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Highland Games Rules
Clachneart or "Stone of Strength"
This ancient event is similar to the modern day shot-put, using a stone
approximately 16 to 28 pounds instead of a steel ball. The stone must
be 'put' from the front of the shoulder using one hand only. Each
competitor is allowed a seven-and-a-half foot run-up to the toe-board
or trig. The contestants are judged on the longest of the three tosses.
If the athlete touches the top of the trig or the ground in front of it
during his attempt, the toss is not counted.
28 and 56 pound throw
Using metal weights with a chain or handle attached, the athletes
are throwing for distance. The weight is thrown one-handed from behind
the trig with a nine-foot run up allowed. Any style may be used, but
the most popular and efficient is to spin like a discus thrower. The
contestants are judged on the longest of the three tosses. The athlete
must remain standing after throwing the weight. If the athlete touches
the top of the trig or the ground in front of it during his attempt,
the throw is not counted.
56 pound Weight Toss
The objective of this strength event is to toss the 56# weight with
an attached handle over a horizontal bar of variable height. The
starting height of competition is the lowest agreed upon by the
competitors. Once a competitor starts to throw, he must compete each
time the bar is raised. Using only one hand, each athlete is allowed
three attmepts to clear the bar at each height. If the weight touches
the bar on its way over but doesn't dislodge it, it remains a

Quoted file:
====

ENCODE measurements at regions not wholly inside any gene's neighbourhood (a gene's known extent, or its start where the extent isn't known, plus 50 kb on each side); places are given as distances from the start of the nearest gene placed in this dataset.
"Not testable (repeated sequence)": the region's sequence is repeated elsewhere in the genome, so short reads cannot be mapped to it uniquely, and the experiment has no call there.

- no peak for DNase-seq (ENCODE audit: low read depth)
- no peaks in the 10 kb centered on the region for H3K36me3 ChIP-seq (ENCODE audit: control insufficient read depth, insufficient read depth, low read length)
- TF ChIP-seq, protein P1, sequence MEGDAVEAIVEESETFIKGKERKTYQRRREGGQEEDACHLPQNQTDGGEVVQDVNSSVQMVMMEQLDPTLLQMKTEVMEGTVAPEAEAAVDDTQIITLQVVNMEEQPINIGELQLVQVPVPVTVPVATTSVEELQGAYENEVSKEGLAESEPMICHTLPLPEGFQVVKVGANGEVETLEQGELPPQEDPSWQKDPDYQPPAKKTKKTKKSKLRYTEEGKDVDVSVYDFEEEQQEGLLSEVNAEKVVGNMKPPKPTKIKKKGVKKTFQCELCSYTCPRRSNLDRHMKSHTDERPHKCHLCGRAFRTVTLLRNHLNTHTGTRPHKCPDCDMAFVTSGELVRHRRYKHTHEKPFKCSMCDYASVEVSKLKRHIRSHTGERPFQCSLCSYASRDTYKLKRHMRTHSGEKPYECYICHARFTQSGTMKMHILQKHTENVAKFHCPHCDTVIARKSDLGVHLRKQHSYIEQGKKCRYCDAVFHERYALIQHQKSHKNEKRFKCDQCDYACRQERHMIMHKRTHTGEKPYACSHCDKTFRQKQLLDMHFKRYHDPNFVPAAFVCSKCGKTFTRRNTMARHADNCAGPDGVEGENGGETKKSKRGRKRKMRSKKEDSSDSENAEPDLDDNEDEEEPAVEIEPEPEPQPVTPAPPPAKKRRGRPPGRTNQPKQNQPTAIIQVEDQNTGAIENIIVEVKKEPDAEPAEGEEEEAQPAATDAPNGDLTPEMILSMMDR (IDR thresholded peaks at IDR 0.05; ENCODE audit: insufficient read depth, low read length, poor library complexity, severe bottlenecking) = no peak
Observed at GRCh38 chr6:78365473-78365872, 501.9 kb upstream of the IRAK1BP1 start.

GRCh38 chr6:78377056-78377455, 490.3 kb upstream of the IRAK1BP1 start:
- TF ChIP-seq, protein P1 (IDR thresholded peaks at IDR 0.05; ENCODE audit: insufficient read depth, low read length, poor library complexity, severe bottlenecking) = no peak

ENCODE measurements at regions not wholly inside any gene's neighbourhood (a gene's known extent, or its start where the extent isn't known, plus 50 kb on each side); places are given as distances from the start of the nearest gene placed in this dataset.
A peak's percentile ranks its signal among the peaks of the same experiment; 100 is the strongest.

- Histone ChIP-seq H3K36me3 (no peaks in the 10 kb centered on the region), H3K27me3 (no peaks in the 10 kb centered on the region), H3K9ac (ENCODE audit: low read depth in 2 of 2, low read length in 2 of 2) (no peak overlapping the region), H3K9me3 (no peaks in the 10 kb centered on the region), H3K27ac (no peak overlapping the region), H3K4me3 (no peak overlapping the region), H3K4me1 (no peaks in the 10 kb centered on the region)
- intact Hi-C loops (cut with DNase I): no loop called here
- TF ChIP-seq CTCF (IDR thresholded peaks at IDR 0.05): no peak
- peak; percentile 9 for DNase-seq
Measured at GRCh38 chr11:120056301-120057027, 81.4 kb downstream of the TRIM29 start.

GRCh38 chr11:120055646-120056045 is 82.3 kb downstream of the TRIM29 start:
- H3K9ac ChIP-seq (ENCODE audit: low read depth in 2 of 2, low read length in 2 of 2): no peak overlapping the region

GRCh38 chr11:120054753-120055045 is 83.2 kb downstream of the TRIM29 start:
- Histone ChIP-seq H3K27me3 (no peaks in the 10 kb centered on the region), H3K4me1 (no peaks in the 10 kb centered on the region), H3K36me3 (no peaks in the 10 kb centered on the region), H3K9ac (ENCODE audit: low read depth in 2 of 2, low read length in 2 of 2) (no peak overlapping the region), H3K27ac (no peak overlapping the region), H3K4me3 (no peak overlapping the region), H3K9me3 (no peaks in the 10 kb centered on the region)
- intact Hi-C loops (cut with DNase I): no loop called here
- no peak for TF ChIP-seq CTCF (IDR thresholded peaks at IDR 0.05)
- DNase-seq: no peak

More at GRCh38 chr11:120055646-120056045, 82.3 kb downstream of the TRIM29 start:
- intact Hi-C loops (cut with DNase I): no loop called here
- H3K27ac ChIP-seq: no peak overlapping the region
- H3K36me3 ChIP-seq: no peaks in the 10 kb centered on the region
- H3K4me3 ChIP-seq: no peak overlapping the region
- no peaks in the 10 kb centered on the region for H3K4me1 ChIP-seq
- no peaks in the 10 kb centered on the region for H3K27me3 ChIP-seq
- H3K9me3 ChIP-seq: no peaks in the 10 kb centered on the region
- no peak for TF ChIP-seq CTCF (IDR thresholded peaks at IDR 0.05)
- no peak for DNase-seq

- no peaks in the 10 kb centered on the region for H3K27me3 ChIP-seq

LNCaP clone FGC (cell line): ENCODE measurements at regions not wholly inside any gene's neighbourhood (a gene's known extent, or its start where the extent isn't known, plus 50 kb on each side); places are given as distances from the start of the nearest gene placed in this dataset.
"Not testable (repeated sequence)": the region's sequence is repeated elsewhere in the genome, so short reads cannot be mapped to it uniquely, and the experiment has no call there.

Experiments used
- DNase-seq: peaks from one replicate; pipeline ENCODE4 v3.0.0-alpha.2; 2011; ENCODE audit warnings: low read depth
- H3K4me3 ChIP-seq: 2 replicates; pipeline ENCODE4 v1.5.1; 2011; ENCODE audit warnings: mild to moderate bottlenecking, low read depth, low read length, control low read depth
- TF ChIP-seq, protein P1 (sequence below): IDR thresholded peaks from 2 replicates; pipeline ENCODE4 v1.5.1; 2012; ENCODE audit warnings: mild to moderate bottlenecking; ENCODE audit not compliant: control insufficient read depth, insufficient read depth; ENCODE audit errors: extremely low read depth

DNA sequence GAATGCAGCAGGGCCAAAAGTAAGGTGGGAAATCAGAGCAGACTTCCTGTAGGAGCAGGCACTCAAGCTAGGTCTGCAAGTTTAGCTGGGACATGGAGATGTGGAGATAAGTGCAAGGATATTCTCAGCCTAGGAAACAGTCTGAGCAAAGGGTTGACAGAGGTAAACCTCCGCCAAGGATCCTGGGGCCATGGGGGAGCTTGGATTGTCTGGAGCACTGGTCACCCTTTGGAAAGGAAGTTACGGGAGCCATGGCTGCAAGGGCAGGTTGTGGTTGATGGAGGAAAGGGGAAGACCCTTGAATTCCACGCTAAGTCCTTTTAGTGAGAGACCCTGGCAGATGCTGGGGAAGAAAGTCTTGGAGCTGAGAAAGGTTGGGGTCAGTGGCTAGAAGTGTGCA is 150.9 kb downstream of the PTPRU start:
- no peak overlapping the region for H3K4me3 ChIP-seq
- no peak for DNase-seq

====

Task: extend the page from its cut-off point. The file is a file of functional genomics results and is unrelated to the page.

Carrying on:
successful toss. All measurements are made from the ground to the top
of the bar mudway between the the uprights. As the bar is raised, the
field of athletes is reduced. This event continues until all
competitors but one are eliminated.
The Scottish hammer, a round metal hammer head weighing 16 or 22 pounds
with a cane shaft, is thrown for distance. The athlete throws the
hammer with his back to the trig and the throwing area. The
competitor's feet may not move until after he releases the hammer. Each
athlete gets three throws with the hammer and is judged by his best
distance. Touching the top of the trig or the ground in front of it
renders the throw a foul.
Using a three-tined pitchfork, the athletes hurl a 16pound burlap
bag stuffed with straw over a horizontal bar raised between two
standards. Each competitor is given three opportunities to clear the
bar. After all attempts, the bar is raised in one to two foot
increments. The continually rising bar reduces the field as competition
continues until all but one athlete are eliminated.
The centerpiece of the modern Highland Games, the caber requires
strength, balance and timing. The caber is a tapered log approximately
19 feet long and weighing 100 to 130 pounds (These weights and
measurements vary at different games depending on the field of athletes
and the terrain). The athlete hoists the caber and folds his hands
under the end while cradling it against his shoulder. Gaining the
balance of the upright caber, he will run briefly with it to gain
momentum for the toss. Followed by field judges, the competitor heaves
the caber up and over to ground its heavy end and let it fall forward.
The field judge will ascribe a 'score' to the toss. If the caber is
'turned' it will be scored with its final position relative to the face
of a giant clock, 12:00 being a perfect score. If the caber is grounded
but doesn't turn, it is scored by the degree it rose from the ground.